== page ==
ueen Elizabeth II singled out India alongside China for an “enhanced partnership” as part of the foreign policy priorities for UK’s first Conservative-only government in nearly two decades. ”My government looks forward to an enhanced partnership with India and China,” the monarch said during the ceremonial Queen’s Speech which lays out the business for a newly-elected British Parliament.
However, it was China that seems to take precedence this year with a state visit planned in October. ”Prince Philip and I look forward to our state visit to Germany next month and to our state visit to Malta in November, alongside the Commonwealth Heads of Government Meeting,” the 89-year-old Queen said as she spoke from her throne in the House of Lords.
“We also look forward to welcoming His Excellency the President of The People’s Republic of China (Xi Jinping) and Madame Peng on a state visit in October,” the Queen said as she spoke from her throne in the House of Lords. The speech marked the state opening of Parliament yesterday.
Some of the other key foreign policy announcements covered war zones like Syria. The Queen said: “My government will continue to play a leading role in global affairs, using its presence all over the world to re-engage with and tackle the major international security, economic and humanitarian challenges. ”My ministers will remain at the forefront of the?NATO?alliance and of international efforts to degrade and ultimately defeat terrorism in the Middle East.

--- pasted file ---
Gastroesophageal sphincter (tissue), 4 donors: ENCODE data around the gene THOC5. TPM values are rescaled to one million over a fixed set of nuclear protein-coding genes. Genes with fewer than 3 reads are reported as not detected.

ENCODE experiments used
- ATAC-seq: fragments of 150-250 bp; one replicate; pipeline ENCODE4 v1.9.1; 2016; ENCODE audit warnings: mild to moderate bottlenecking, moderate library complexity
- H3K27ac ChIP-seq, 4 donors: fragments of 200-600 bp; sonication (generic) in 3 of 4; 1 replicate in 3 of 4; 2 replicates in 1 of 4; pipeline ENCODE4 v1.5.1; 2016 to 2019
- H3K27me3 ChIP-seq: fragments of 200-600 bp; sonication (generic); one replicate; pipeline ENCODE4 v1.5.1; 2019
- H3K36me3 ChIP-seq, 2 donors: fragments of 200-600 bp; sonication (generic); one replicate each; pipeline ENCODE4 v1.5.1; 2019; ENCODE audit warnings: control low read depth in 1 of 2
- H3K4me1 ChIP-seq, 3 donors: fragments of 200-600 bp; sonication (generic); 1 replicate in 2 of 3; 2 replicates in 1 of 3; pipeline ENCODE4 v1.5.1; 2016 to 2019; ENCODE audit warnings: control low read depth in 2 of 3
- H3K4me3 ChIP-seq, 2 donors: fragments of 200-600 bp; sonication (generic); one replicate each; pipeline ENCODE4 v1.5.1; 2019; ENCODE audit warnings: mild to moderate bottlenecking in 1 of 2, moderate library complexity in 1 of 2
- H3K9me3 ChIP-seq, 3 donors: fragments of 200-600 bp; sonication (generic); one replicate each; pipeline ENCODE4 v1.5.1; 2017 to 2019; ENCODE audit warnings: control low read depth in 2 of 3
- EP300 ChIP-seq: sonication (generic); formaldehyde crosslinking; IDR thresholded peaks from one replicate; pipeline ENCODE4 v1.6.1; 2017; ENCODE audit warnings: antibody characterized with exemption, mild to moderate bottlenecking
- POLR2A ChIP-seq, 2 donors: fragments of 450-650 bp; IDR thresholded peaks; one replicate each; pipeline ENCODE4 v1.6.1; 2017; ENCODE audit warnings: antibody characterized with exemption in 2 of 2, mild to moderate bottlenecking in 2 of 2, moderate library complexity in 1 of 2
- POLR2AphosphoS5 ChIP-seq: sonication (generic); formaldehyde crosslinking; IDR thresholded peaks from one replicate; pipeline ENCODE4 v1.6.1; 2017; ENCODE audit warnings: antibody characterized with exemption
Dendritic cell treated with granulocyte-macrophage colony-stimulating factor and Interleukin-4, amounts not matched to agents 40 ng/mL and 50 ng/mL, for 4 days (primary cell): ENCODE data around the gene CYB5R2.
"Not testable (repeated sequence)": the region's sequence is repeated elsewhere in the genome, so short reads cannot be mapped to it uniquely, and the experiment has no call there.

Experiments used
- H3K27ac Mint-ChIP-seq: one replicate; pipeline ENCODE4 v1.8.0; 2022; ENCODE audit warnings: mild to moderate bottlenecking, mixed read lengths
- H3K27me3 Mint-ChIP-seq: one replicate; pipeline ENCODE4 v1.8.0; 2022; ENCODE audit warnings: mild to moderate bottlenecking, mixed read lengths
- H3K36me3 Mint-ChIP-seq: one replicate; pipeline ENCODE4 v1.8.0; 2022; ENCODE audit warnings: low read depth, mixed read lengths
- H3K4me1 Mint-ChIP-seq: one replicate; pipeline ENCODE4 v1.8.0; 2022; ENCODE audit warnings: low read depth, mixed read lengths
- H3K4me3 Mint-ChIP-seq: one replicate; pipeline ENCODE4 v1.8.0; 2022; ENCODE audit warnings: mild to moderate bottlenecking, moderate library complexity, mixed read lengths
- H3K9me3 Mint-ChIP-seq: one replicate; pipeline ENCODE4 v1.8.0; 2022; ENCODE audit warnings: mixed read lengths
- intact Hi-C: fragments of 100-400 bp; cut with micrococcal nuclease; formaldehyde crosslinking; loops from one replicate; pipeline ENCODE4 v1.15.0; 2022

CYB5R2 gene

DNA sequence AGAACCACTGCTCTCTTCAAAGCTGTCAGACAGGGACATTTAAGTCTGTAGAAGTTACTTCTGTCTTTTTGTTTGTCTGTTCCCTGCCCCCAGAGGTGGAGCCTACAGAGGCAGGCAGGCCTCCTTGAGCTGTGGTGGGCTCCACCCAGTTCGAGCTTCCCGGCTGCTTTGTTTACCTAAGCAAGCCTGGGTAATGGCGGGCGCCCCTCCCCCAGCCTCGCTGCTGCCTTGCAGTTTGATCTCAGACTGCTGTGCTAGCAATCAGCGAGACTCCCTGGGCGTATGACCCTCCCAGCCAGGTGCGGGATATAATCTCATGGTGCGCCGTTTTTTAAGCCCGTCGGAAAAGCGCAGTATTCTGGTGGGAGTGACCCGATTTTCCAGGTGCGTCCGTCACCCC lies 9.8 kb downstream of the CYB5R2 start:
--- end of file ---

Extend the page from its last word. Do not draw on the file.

She said the UK will continue to seek a political settlement in Syria and will offer further support to the Iraqi government’s programme for political reform and national reconciliation. Prime Minister David Cameron and his newly-elected MPs then went on to debate the speech in the House of Commons as the official business of government kicks off following the May 7 general election.
Cameron has said he wants plans to stage a vote on European Union membership rushed into law in “extra-quick time” as the Government unveiled the exact wording of the referendum question it intends to put to voters. The EU Referendum Bill took pride of place in the Queen’s Speech legislative programme presented by the newly elected Conservative government.
The bill will include the proposed question which will be put to voters: “Should the United Kingdom remain a member of the European Union?” The British PM is also starting a tour of European capitals as he attempts to persuade the Dutch, French, Polish and German premiers to back his changes to the UK’s EU membership. He has pledged to renegotiate the UK’s relationship with the EU before holding the referendum.